A question that some people have before using a menstrual cup is whether it can damage the cervix. The short answer to this complex question is “not under normal circumstances.”
Menstrual Cup Placement
Menstrual cups are designed to sit quite low in the vaginal canal. They should be so low that the stem is right near the opening. If you have a long vaginal canal, consider one of the longer menstrual cups. However, if you have a short vaginal canal, consider a low-cervix menstrual cup.
If you have a low cervix/short vaginal canal but use one of the regular, or longer length menstrual cups, it’ll probably be quite uncomfortable. The stem will stick out of your vaginal canal, and/or the cup will push very strongly up against your cervix. This however will probably not damage your cervix, but will just be uncomfortable.
Menstrual Cup Removal
The other consideration about damaging your cervix with a menstrual cup is during removal. It’s important to break the suction seal by pushing in the edges of the cup, before pulling it out (especially if you use an IUD).
If you don’t break the suction seal, you can experience some serious pulling on the cervix, sometimes even leading to uterine prolapse.
However, if you remove your menstrual cup correctly, damaging your cervix will probably not be an issue for you.
Can a Menstrual Cup Cause Bacterial Vaginosis (BV)?
A common question that people have is whether or not a menstrual cup can cause BV. Basically, bacterial vaginosis is a condition in which there are too many bacteria in the vaginal canal. There is a white-gray discharge, which can often smell quite fishy. There can also be itching, burning or pain, especially when urinating.
Are you more prone to BV if you use a menstrual cup, compared to pads or tampons? In general, menstrual cups are better for your vaginal health than tampons. This is because they don’t contain fibers that can get stuck in there, or anything like pesticides or other harmful chemicals from the manufacturing process.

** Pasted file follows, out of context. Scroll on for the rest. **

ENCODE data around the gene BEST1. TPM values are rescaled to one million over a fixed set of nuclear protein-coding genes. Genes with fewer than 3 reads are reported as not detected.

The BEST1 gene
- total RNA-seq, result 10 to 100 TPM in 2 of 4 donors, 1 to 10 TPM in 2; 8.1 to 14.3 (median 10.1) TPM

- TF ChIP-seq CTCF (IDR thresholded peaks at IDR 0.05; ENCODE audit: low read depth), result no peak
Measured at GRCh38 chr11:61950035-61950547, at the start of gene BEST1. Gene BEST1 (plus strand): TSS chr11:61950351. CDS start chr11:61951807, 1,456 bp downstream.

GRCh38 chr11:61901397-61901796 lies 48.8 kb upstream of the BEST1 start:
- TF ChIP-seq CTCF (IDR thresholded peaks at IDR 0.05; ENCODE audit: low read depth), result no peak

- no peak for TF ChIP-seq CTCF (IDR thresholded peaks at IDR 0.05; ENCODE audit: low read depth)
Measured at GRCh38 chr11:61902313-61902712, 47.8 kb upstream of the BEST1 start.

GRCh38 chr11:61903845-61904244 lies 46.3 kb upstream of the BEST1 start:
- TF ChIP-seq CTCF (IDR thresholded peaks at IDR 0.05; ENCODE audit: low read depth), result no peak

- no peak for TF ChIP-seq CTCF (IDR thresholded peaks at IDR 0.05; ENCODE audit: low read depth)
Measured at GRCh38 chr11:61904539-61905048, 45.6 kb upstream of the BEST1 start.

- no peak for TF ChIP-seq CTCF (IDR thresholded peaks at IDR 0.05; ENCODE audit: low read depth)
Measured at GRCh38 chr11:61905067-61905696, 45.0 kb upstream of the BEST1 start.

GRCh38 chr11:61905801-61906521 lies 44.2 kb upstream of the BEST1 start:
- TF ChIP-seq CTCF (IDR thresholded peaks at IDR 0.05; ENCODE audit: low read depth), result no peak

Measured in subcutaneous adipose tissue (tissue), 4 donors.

Most people find that after switching to a menstrual cup, they have fewer yeast infections, or cases of Bacterial Vaginosis. This isn’t the case for everyone, however.
BV when Using a Menstrual Cup: A Few Tips
For some people, after they start using a menstrual cup, they get more of these kinds of infections, including BV. Here are some things you can try:
- Wash the cup thoroughly after taking it out, and before reinserting it. See: Menstrual Cup Cleaning for details. Make sure to wash any soap residue off very well. This residue can alter the pH of your vaginal canal, and cause something like bacterial vaginosis, or a yeast infection.
- Deep clean your cup at the end up your period, and before starting it again. Do this by boiling your menstrual cup in a pot of water on the stove for 5-7 minutes.
- Wash your hands with soap before handling your menstrual cup. If you’re used to using tampons with an applicator, this may not be something you automatically do. However, there are lots of bacteria on your hands, which might cause some problems.
Get the Right Menstrual Cup
So, are you ready to get your first menstrual cup? Or perhaps you’re already using one and looking for a better model?
Check out our menstrual cup comparison chart to get the right fit! It features top-rated brands that will make your choice a lot easier!
Or, just take our menstrual cup quiz. There are five easy questions that will only take a couple minutes of your time. At the end, you’ll get a recommendation for the best menstrual cup for your body type. Check it out here: